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Budget Zephyr was a breeze; Classic Wheels.


BACK in 1964 around pounds 770 could have bought you a very spacious car.

One of the hot choices was the Ford Zephyr 4 Mark III which was available in saloon form or a surprisingly stylish estate. The Mark III 4 was the entry level model of the new Zephyr range, which was a further step by Ford into the premiumpriced large car market. But the 4 was different in that it had fewer trimmings and a four-cylinder engine as opposed to the other models' six-cylinder powerplant. It was initially understood to be the new Consul, but that old-faithful Ford name was dropped and the car became the Zephyr 4. Canadian stylist Roy Brown, who had been involved in the ill-fated Ford Edsel project, took on the design of the Zephyr after in-house pennings and a projection by Frua were discarded.

The result was a large and rather dashing car with tailfins, quite a lot of chrome and a very imposing road stance.

The plainest of the range with its one-piece grille, the 4 immediately hit it off with that section of the market which demanded a large car without the expense of an overly powerful engine.

After its launch in 1962, nearly 120,000 buyers got behind the wheel of this car which featured a 1,703cc four-cylinder engine driving the rear wheel via a four-speed synchromesh gearbox. Overdrive or automatic transmission were options. On the road it could peck at the 80mph mark and was a lot more economical than its six-cylinder stablemates at 27.2mpg (6 miles per litre). But it did have a drawback at first and that was poor rear legroom which had to be remedied with a package of modifications within nine months of launch. This update also included some simulated wood trim which gave the interior a much better look. Innovations included a new variation on recirculating ball steering with variable ratio to make it lighter at parking speeds.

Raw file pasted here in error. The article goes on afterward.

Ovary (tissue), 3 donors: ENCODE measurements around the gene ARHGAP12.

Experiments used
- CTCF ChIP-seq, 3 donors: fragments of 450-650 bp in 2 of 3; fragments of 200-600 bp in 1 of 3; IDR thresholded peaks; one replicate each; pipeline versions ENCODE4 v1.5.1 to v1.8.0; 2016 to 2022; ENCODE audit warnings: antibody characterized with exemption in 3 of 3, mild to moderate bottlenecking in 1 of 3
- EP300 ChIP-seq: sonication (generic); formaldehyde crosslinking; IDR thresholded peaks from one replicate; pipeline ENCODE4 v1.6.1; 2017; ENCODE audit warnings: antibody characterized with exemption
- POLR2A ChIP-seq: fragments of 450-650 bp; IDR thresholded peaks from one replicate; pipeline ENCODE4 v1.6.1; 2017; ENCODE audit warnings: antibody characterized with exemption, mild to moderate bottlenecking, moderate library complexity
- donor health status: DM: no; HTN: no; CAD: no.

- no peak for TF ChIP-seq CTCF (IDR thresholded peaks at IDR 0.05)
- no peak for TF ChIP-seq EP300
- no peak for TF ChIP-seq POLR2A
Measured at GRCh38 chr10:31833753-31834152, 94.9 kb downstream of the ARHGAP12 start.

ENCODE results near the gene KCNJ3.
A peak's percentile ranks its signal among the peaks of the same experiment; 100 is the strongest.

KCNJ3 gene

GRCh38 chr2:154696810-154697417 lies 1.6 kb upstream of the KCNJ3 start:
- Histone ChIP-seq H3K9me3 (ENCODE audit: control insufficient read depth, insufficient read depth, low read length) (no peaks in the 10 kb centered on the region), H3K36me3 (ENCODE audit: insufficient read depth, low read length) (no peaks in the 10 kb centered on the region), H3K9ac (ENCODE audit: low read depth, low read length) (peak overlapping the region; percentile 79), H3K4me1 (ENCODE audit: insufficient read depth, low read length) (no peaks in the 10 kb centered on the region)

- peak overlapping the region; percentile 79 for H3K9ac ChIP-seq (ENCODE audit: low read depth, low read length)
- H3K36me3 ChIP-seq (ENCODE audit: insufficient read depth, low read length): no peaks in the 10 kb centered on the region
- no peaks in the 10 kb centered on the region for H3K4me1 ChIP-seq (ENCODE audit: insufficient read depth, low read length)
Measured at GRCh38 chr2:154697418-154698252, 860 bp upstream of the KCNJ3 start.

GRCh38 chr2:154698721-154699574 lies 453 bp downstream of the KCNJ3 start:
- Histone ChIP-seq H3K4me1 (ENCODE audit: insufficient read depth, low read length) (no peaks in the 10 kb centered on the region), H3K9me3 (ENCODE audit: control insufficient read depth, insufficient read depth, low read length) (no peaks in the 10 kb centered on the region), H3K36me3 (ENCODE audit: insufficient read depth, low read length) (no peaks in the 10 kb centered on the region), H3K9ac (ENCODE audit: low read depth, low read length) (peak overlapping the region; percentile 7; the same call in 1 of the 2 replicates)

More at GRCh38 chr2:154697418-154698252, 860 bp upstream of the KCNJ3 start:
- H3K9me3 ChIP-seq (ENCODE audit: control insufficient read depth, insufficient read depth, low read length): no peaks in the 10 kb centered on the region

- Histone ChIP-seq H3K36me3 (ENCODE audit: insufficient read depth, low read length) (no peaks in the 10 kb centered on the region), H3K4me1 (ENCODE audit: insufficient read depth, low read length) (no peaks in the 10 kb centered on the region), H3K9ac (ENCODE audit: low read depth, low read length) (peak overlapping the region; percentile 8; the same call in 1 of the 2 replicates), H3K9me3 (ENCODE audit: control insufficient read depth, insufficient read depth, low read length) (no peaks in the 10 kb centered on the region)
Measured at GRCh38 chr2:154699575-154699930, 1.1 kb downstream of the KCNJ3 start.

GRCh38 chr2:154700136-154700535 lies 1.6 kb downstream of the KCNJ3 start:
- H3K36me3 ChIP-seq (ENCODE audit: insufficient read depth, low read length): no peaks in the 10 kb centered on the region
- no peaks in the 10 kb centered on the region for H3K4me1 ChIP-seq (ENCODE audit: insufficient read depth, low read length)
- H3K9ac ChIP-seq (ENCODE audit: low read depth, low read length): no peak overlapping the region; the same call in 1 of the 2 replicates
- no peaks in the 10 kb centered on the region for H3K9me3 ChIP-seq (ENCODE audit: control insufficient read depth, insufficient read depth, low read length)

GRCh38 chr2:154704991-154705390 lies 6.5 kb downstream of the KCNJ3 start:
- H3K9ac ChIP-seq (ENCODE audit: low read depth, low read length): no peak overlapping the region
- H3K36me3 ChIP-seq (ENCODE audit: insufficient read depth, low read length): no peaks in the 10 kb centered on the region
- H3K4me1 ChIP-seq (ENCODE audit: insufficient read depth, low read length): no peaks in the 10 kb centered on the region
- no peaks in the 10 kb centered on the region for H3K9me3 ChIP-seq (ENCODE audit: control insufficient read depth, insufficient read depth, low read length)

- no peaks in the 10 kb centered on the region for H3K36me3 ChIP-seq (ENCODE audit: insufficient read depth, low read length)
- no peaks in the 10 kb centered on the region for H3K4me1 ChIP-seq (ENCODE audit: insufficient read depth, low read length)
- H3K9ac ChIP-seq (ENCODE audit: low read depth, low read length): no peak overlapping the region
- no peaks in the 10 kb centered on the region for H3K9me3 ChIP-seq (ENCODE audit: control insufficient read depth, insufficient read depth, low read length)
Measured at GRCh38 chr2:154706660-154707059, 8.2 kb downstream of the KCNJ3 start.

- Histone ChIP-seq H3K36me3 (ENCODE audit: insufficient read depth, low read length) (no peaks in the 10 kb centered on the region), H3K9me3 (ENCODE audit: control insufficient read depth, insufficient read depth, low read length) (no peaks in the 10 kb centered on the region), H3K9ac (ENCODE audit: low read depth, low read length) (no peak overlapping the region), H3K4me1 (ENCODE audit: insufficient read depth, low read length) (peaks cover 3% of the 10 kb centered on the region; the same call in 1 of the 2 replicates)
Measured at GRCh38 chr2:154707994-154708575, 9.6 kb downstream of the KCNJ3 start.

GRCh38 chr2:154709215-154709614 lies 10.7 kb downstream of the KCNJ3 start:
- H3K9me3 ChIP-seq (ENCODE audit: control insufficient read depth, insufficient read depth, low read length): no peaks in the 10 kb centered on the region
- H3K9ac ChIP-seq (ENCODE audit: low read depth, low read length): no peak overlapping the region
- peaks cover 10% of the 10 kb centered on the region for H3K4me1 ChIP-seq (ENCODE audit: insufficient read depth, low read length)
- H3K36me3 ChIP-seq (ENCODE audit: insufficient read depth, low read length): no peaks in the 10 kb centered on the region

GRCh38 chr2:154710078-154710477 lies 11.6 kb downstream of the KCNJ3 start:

I well remember this car and it is true that the steering was vastly better than previous large Fords.

I particularly enjoyed Ford's version of a column gearchange which was very smooth compared with the clumsy, clunky systems found on some other makes. This however was replaced in 1964 by a floor-mounted gearchange. The estate version was by Farnham and featured a tailgate in glassreinforced plastic. These days the 4 is overshadowed by the fame of the Zephyr 6 which was the car star in Z-Cars, the well-known TV police drama of the 1960s. But the Zephyr 4, which was produced until 1966, pointed the way ahead in economy for Ford with a capacious and very comfortable large car which could be run on a budget.


* DASHING STYLE: Ford headed into the premium-priced large car marked back in 1964 with the pounds 7 Mark III Ford Zephyr 4
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Title Annotation:Features
Publication:Huddersfield Daily Examiner (Huddersfield, England)
Date:Jan 27, 2012
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